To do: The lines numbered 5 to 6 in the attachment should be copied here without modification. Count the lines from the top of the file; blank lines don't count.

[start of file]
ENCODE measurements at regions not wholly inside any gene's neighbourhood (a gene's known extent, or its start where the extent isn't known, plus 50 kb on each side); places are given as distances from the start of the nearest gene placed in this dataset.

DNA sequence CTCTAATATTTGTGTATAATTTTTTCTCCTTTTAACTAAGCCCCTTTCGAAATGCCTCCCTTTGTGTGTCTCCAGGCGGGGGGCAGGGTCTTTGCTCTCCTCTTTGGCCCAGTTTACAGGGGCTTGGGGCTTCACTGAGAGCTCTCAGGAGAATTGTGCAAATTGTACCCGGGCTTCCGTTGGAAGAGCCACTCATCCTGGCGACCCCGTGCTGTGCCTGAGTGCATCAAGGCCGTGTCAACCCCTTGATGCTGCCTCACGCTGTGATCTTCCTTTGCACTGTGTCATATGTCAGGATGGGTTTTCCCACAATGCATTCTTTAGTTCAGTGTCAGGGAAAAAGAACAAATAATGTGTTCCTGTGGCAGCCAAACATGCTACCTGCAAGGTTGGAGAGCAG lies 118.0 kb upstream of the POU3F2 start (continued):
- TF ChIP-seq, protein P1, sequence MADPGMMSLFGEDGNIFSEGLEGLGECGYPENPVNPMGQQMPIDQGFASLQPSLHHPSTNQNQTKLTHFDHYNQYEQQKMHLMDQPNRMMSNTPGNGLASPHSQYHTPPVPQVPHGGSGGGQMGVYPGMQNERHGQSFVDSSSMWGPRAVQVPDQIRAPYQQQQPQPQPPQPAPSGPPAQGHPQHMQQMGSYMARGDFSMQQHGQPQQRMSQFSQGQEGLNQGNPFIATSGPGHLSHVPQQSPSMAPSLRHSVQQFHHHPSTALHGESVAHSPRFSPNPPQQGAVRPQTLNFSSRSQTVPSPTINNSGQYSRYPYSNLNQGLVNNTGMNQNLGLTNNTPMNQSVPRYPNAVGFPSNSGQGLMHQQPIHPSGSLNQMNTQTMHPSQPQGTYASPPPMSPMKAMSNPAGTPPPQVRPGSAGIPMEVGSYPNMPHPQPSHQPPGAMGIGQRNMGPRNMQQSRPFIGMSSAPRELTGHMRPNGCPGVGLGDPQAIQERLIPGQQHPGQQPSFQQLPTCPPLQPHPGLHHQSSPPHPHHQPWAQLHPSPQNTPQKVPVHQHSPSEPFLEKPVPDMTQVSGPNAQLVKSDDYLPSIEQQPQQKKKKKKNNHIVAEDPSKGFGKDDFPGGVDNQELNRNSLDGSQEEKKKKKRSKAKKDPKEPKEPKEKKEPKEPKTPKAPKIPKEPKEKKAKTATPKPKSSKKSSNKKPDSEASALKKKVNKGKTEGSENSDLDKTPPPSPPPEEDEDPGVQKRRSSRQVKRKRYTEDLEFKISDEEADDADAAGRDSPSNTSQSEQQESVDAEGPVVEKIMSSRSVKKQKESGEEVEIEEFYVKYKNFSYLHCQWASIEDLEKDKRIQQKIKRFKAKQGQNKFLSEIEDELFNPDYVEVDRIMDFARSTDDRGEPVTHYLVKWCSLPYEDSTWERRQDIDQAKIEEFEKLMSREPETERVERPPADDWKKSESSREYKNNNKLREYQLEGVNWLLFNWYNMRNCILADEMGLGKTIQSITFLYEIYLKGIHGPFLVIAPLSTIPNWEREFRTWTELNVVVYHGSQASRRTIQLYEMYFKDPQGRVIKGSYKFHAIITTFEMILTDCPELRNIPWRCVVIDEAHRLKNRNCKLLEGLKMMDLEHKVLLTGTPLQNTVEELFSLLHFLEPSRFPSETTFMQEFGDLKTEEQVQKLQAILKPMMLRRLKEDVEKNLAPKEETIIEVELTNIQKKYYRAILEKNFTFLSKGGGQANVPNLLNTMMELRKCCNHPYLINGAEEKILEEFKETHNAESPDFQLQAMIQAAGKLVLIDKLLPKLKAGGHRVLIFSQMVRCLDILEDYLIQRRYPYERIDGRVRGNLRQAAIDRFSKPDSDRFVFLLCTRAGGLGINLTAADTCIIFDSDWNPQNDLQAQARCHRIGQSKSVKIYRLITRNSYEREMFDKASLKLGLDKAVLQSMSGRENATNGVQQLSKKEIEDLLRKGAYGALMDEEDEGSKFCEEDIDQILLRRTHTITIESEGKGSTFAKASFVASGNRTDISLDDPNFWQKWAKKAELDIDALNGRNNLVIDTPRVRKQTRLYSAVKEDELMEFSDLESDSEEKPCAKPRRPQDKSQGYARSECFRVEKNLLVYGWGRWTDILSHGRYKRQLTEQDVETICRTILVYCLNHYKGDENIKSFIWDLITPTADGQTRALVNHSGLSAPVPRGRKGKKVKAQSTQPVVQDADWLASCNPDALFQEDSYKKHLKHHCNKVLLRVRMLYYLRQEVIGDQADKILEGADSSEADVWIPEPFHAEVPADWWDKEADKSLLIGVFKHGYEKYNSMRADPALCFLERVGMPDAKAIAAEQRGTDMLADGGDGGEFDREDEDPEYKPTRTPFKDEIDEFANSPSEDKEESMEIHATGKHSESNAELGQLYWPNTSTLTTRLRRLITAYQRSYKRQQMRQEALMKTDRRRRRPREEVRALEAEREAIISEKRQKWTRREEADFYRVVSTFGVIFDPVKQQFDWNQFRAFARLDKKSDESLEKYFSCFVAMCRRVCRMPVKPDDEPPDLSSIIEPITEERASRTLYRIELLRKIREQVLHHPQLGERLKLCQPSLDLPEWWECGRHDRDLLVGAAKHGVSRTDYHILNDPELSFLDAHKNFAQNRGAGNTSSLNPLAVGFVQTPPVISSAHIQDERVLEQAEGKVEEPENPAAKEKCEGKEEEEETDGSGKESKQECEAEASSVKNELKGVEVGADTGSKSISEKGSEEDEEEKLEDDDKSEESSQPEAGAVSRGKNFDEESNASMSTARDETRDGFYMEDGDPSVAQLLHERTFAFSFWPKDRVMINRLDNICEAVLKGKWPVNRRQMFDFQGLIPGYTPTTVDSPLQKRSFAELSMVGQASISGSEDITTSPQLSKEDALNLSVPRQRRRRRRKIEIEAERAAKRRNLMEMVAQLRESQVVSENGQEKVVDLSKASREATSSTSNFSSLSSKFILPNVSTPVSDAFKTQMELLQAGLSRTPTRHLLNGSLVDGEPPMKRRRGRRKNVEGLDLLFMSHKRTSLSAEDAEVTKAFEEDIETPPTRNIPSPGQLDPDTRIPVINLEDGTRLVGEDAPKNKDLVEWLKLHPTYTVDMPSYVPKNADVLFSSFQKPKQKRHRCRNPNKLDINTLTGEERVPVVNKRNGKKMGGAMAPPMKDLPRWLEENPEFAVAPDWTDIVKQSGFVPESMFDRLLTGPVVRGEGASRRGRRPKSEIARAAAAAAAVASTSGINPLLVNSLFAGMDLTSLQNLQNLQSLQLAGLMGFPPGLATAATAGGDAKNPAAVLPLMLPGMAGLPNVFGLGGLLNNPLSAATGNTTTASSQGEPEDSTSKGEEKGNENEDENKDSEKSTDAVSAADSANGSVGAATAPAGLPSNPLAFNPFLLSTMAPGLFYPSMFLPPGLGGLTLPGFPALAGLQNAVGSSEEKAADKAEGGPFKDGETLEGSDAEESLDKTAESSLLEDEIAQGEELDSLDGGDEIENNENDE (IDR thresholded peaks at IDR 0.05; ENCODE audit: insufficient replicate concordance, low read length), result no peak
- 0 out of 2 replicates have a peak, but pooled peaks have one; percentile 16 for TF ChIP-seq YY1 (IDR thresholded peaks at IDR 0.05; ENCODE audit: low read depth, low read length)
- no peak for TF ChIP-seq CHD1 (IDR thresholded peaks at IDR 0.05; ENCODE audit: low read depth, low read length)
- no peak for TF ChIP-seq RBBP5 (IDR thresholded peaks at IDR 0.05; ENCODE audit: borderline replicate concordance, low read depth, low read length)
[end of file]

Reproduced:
- no peak for TF ChIP-seq CHD1 (IDR thresholded peaks at IDR 0.05; ENCODE audit: low read depth, low read length)
- no peak for TF ChIP-seq RBBP5 (IDR thresholded peaks at IDR 0.05; ENCODE audit: borderline replicate concordance, low read depth, low read length)